Robyn carefully replied "Herrsching is good; Starnberg is good. We want to go to the S-Bahn.". Upon hearing "S-Bahn", the driver didn't wait for the translation and just waved us onto the bus. After a few detours to drop off students, we arrived at the Starnberg Nord station, where a different (but equally young) child told us this was the stop for the station, actually took us to the station, confirmed we were going to Munich, reminded us to stamp our ticket, brought us to the correct platform, and told us we had to wait 13 minutes. I don't think we would have been handled better by a professional tour guide. The German school system teaches English quite early and quite well. Even at her young age, she told us she has been learning English for three years.
The promised train arrived in13 minutes and took us to Hauptbahnhof (the main train station), where we transferred to the #17 tram to take us to Schloss Nymphenburg. This palace was commissioned by King <mumble> for his wife, on the occasion of her producing a male heir. It took 10 years to build. We don't know for sure, but Wade can only assume it was intended as a surprise, and she waited 10 years wondering if he was going to do anything special for the occasion. Robyn thinks he was nicer than that, which is kind of surprising since Wade gave her a 10 year anniversary gift six years late.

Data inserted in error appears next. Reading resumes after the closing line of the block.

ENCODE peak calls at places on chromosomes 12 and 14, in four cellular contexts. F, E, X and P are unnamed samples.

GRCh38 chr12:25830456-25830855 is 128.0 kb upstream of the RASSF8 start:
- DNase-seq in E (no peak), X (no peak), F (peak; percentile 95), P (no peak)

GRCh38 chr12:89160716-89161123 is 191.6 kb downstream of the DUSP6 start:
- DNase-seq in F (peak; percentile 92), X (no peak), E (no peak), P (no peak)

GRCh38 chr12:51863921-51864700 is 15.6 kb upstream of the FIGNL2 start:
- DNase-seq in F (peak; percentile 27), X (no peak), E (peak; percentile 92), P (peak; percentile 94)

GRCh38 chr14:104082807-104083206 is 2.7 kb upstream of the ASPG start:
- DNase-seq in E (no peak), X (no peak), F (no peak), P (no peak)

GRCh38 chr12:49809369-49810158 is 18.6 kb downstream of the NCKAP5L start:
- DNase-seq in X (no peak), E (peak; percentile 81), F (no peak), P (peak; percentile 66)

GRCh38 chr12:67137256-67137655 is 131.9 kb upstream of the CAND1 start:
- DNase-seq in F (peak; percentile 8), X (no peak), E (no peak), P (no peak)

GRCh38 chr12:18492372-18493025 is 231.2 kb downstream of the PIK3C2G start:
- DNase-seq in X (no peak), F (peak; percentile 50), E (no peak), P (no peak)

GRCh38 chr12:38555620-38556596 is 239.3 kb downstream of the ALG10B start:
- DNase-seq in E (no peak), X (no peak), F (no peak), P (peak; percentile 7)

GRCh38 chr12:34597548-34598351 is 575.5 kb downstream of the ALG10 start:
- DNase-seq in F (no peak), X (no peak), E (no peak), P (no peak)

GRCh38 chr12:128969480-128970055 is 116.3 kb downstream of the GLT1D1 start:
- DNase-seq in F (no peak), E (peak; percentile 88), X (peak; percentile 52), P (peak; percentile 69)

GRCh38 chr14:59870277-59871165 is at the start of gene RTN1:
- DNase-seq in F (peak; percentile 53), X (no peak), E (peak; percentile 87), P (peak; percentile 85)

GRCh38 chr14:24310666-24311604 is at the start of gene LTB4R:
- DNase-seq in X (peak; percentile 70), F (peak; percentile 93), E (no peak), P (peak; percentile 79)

We wandered around the beautiful grounds, over the bridges and examine the nice wooden boxes which may or may not contain even nicer fountains. The grounds have streams, ponds, fields, and bridges. We notice some other Canadian tourists next to one of the ponds: a couple of Canada geese. We say hello and take their photo, but they don't seem interested. I think they aren't exactly tourists, they probably live here now. Maybe they were gifts from Canada in the past, or maybe their ancestors got lost while migrating.
At around 15:50 we decide to see the carriage museum, only to learn it closes at 16:00.
We wanted to get back to the old town to see one last tourist attraction, so we got on the #17 tram to the Mariannenplaz station. After disembarking, we spent a very long and frustrating time finding our way to Marienplaz, which we knew to be close to where we wanted to be. Astute readers will probably have already noticed that Mariannenplaz and Marienplaz are not the same, which explains why the tram stop labelled with one name does not leave passengers at the other place. We were not so astute at the time, and consequently confused by the fact that we appeared to be nowhere near where we expected to be.
We did eventually find St. Peter's again, and this time we managed to locate the door (and cashier) to the belfry staircase. We paid our €3 and climbed up to the top. We arrived just in time to see the Clarion show in the old Ratthaus from above. It was an entirely new and exciting view of what we had watched from below. We also saw a really beautiful view of the town, the Olympic tower and stadium in the distance and the mountains (which Wade once again dubbed the Alps, since they needed a name and that is the only mountain name in Europe Wade knows).